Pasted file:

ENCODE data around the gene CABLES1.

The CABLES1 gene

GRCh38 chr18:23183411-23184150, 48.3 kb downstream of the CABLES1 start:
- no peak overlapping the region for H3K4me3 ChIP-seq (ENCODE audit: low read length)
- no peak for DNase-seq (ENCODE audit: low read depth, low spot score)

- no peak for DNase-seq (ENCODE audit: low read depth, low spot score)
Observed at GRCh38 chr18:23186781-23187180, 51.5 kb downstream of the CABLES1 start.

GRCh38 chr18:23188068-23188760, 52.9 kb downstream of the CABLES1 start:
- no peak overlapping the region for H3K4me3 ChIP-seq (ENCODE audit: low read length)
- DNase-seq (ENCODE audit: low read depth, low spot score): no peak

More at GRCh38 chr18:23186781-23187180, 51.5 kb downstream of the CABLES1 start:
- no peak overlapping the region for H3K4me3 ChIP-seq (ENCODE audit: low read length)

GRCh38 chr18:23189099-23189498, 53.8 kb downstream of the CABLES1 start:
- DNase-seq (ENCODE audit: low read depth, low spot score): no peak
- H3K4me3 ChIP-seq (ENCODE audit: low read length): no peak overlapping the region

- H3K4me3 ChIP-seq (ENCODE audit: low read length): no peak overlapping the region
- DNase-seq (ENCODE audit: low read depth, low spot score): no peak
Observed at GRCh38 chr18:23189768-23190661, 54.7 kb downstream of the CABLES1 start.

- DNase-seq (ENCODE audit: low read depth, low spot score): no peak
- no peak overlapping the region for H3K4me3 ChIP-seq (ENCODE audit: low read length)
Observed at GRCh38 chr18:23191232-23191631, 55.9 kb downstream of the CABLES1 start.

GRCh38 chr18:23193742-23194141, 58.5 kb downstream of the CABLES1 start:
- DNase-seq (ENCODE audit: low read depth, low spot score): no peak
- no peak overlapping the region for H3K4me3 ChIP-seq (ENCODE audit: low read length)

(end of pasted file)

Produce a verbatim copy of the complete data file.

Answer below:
ENCODE data around the gene CABLES1.

The CABLES1 gene

GRCh38 chr18:23183411-23184150, 48.3 kb downstream of the CABLES1 start:
- no peak overlapping the region for H3K4me3 ChIP-seq (ENCODE audit: low read length)
- no peak for DNase-seq (ENCODE audit: low read depth, low spot score)

- no peak for DNase-seq (ENCODE audit: low read depth, low spot score)
Observed at GRCh38 chr18:23186781-23187180, 51.5 kb downstream of the CABLES1 start.

GRCh38 chr18:23188068-23188760, 52.9 kb downstream of the CABLES1 start:
- no peak overlapping the region for H3K4me3 ChIP-seq (ENCODE audit: low read length)
- DNase-seq (ENCODE audit: low read depth, low spot score): no peak

More at GRCh38 chr18:23186781-23187180, 51.5 kb downstream of the CABLES1 start:
- no peak overlapping the region for H3K4me3 ChIP-seq (ENCODE audit: low read length)

GRCh38 chr18:23189099-23189498, 53.8 kb downstream of the CABLES1 start:
- DNase-seq (ENCODE audit: low read depth, low spot score): no peak
- H3K4me3 ChIP-seq (ENCODE audit: low read length): no peak overlapping the region

- H3K4me3 ChIP-seq (ENCODE audit: low read length): no peak overlapping the region
- DNase-seq (ENCODE audit: low read depth, low spot score): no peak
Observed at GRCh38 chr18:23189768-23190661, 54.7 kb downstream of the CABLES1 start.

- DNase-seq (ENCODE audit: low read depth, low spot score): no peak
- no peak overlapping the region for H3K4me3 ChIP-seq (ENCODE audit: low read length)
Observed at GRCh38 chr18:23191232-23191631, 55.9 kb downstream of the CABLES1 start.

GRCh38 chr18:23193742-23194141, 58.5 kb downstream of the CABLES1 start:
- DNase-seq (ENCODE audit: low read depth, low spot score): no peak
- no peak overlapping the region for H3K4me3 ChIP-seq (ENCODE audit: low read length)